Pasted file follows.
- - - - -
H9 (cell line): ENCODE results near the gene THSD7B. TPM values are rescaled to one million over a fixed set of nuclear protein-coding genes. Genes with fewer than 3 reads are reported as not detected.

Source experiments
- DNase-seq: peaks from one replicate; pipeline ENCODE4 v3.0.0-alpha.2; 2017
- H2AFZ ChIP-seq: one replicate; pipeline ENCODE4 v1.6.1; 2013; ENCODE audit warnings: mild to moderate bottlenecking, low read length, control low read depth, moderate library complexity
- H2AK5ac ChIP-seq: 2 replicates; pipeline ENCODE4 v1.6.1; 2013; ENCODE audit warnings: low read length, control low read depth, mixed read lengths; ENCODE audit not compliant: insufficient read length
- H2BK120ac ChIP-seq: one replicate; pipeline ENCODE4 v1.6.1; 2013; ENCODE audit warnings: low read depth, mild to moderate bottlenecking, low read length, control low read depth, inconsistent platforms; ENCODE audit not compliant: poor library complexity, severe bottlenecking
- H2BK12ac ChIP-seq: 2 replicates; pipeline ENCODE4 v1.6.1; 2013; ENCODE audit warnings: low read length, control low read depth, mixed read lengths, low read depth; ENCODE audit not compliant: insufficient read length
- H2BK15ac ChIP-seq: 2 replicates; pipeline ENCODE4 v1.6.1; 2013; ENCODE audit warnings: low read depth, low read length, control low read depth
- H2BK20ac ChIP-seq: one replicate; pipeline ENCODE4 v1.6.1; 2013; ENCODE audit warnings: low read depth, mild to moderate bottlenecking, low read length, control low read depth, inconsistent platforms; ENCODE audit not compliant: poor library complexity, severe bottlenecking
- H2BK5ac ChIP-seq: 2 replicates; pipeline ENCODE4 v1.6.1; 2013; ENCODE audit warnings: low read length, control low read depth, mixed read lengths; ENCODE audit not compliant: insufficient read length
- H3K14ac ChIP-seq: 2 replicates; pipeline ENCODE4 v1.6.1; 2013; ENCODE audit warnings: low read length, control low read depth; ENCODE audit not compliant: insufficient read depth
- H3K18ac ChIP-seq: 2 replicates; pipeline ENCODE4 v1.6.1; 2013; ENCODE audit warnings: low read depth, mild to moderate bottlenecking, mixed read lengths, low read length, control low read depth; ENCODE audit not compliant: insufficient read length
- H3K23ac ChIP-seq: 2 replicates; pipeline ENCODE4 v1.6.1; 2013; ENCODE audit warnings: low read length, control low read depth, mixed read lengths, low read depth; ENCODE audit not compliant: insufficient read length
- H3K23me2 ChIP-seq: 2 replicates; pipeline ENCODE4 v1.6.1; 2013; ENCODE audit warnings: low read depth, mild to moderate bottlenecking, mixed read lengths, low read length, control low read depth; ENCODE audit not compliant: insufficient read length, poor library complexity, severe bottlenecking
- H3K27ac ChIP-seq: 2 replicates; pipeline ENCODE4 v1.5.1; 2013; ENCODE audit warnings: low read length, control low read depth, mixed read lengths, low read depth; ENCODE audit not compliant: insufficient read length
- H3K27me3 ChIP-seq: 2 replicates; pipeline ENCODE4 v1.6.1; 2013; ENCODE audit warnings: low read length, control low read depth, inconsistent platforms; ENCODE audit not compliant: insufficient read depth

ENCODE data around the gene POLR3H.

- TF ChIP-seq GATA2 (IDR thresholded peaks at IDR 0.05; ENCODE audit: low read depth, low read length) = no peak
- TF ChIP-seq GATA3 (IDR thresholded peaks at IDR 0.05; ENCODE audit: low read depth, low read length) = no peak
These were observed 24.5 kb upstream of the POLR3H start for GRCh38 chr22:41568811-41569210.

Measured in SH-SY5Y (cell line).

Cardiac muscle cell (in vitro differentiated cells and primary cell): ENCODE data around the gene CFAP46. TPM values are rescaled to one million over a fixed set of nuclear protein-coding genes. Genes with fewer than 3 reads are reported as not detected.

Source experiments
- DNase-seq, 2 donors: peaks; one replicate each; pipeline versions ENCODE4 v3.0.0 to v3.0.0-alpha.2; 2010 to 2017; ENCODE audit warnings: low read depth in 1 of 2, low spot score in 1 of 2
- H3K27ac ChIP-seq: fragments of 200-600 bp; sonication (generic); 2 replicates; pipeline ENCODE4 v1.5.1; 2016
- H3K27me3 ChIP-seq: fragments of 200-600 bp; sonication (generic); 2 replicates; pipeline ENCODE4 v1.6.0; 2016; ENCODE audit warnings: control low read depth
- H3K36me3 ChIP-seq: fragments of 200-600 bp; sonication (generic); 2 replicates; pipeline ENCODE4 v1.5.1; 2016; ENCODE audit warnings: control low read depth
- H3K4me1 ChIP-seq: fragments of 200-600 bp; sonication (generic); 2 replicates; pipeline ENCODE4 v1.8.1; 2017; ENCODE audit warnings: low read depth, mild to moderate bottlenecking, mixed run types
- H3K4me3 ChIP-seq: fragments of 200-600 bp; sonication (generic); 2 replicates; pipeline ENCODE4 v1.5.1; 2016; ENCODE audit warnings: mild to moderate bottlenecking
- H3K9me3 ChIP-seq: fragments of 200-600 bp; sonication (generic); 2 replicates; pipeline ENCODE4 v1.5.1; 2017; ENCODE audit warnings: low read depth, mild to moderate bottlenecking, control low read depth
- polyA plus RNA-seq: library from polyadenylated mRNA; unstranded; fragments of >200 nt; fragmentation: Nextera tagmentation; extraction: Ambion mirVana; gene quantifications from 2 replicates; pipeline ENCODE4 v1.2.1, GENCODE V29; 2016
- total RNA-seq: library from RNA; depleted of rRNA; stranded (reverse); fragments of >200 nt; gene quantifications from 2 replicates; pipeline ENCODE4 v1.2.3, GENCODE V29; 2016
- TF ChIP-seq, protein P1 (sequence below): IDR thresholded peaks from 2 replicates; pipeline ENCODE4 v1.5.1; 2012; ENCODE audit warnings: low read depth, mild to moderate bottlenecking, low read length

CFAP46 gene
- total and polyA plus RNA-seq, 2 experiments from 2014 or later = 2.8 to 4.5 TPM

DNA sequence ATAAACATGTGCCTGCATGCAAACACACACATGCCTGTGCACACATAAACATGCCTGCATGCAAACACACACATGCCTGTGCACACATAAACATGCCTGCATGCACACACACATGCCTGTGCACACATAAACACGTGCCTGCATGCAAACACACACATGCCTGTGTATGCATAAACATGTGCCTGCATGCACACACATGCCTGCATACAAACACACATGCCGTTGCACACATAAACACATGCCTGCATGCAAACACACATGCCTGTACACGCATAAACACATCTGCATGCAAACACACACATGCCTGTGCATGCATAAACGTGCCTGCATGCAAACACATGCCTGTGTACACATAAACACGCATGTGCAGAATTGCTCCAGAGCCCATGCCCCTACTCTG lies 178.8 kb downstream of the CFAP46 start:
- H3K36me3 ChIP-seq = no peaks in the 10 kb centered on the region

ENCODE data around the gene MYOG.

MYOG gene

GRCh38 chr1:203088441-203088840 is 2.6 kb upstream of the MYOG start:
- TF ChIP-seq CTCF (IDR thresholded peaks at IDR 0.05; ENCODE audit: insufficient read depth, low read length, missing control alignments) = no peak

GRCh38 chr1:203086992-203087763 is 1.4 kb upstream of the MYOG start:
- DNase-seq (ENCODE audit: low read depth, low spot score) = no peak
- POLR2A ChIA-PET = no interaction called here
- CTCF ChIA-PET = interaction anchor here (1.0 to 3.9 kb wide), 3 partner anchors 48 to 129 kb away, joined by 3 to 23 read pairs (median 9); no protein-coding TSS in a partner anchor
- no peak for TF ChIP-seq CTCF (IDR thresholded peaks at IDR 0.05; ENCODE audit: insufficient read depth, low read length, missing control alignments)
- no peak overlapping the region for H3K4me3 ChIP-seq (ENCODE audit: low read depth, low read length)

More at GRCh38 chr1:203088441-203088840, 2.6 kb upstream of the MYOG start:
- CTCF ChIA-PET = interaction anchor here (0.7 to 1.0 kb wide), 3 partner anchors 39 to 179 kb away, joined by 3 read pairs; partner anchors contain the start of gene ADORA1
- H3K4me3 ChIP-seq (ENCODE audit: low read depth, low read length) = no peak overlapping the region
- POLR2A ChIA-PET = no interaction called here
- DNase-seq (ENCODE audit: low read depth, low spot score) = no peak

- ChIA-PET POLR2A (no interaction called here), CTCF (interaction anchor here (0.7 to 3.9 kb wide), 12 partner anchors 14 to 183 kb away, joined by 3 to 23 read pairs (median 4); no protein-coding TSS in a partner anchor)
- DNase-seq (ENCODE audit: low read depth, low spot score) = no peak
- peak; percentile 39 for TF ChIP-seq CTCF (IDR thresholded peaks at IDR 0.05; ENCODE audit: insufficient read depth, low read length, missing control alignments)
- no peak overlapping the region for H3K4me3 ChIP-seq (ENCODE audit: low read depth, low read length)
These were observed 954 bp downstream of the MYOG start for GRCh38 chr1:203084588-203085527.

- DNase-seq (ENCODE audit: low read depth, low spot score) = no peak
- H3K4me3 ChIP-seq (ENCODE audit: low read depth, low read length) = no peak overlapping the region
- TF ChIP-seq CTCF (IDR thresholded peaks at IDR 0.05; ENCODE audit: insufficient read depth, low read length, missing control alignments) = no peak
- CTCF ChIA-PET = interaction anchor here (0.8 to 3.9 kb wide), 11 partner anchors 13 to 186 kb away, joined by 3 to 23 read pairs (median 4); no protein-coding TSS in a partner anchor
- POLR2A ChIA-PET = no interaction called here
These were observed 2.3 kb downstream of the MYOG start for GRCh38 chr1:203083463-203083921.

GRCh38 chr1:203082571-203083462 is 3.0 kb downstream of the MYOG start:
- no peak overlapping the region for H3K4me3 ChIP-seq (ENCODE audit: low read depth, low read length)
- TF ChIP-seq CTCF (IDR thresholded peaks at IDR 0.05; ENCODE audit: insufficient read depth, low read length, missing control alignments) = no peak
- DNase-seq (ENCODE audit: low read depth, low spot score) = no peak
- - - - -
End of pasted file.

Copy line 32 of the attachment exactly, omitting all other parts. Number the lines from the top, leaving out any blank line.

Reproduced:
- total RNA-seq: library from RNA; depleted of rRNA; stranded (reverse); fragments of >200 nt; gene quantifications from 2 replicates; pipeline ENCODE4 v1.2.3, GENCODE V29; 2016